For Adam Elliott, whom you may know as the drummer for legendary Columbus band Times New Viking, college, indeed, ruled.
“I spent four years creating and absorbing so much fascinating and weird things at CCAD. I met my band mates there and we just started playing music and I got into gang mentality toward art,” said Elliott, whose collection of collages will be on view at The Oak Room this month.
“This is my first show since graduating that doesn’t involve music or anyone else,” he said. “I am revisiting a lot of methods and imagery I was using a while ago with well-traveled eyes now. It’s exciting to me.”
Elliott builds and deconstructs his paper works on impulse, a stream of visual conscious that leads to powerful images layered and removed, propped and reconsidered.
“I collect all printed paper. It’s my one weird obsession,” he said. “I have no idea where my passport is right now, but I do know where a corner scrap from a Hare Krishna pamphlet I got 10 years ago is in a box full of paper.”
“Blake Turner: Archive of the Useless”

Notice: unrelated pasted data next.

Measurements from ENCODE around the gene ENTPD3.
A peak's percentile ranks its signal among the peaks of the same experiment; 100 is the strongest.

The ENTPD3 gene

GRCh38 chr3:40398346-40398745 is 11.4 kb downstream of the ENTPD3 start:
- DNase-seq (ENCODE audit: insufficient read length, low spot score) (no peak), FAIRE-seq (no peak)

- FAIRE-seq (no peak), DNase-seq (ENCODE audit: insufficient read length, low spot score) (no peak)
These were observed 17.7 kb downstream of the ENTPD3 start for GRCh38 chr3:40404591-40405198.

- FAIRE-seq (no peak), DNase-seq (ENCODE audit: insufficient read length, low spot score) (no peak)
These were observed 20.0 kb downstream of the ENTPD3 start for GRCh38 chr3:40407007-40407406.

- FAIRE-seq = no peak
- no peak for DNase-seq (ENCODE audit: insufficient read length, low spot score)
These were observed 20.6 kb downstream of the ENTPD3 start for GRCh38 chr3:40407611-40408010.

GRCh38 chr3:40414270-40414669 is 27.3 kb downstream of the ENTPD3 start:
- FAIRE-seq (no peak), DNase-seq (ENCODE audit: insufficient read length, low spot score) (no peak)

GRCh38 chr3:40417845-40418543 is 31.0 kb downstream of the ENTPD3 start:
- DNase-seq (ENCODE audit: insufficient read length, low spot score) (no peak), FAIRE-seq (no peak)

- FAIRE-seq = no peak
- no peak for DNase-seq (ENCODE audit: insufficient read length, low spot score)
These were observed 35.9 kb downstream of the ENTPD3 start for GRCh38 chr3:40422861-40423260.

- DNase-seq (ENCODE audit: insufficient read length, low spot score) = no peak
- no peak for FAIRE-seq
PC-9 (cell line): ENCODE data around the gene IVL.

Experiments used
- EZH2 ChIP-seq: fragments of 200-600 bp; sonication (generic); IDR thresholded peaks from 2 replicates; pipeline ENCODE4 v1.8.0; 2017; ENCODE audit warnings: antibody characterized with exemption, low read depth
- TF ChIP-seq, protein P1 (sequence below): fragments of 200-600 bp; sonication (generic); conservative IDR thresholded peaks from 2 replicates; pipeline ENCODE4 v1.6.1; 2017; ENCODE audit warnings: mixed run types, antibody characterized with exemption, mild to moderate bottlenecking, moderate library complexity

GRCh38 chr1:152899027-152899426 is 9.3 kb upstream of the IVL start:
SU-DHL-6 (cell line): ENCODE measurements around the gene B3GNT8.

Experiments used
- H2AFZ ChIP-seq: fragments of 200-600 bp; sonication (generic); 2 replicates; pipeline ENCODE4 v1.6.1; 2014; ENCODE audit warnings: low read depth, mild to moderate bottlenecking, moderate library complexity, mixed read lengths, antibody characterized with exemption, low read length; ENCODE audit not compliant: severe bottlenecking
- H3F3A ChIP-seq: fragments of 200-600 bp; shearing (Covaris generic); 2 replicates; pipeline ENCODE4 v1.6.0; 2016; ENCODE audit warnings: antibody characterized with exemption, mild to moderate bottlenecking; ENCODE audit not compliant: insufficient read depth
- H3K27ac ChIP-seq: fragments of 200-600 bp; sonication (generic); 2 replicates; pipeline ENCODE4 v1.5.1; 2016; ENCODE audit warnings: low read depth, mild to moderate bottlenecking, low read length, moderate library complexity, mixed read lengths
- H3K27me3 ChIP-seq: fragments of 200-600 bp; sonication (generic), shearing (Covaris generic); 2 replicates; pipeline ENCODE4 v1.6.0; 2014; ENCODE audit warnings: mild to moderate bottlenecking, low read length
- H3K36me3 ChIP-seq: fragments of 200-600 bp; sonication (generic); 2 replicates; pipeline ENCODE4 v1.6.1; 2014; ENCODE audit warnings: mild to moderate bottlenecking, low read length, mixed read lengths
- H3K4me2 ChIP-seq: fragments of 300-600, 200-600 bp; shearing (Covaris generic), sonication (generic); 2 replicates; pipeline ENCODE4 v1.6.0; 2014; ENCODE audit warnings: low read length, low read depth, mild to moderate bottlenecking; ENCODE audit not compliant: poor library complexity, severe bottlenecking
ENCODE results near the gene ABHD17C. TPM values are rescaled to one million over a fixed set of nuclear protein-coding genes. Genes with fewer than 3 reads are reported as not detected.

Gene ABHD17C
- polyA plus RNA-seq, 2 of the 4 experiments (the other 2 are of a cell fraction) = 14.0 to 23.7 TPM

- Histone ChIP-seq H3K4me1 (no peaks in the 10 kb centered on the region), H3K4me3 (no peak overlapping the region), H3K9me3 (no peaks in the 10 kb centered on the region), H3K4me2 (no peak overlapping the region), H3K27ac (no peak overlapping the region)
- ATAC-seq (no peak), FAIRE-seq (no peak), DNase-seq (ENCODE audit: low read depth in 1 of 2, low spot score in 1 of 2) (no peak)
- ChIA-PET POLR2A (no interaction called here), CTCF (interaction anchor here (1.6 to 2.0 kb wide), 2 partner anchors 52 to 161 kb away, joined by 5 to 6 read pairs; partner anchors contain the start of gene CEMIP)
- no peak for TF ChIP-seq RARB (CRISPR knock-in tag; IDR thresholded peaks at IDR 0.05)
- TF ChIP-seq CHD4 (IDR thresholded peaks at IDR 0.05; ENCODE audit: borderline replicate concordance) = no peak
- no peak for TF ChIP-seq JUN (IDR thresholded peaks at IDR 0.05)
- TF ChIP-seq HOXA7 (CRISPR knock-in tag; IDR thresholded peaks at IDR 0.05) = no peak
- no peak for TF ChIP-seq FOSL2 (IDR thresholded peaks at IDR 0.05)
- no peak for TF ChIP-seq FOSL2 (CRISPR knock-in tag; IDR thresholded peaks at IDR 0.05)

History, we collectively say, is important. But where do we get our history? Artist Blake Turner, who is currently an MFA student of art and technology at Ohio State, studies this by collecting objects from the trash, Goodwill and Craigslist and manipulating them. For example, in his exhibit at Sean Christopher Gallery Ohio, books with erased passages and photographs are displayed among portraits of headless leaders. What is useful and what is meaningless in our pursuit of the stories we tell about our past?
Amy Ritter and Elizabeth Nelson
The pair of artists on display at Roy G Biv through April explores themes of identity and culture. Amy Ritter employs cutouts of various figures and bodies to question the way the female body is presented and thought about today, while Elizabeth Nelson makes jarring installations that create unease and inquiries into our modern image-heavy lifestyles.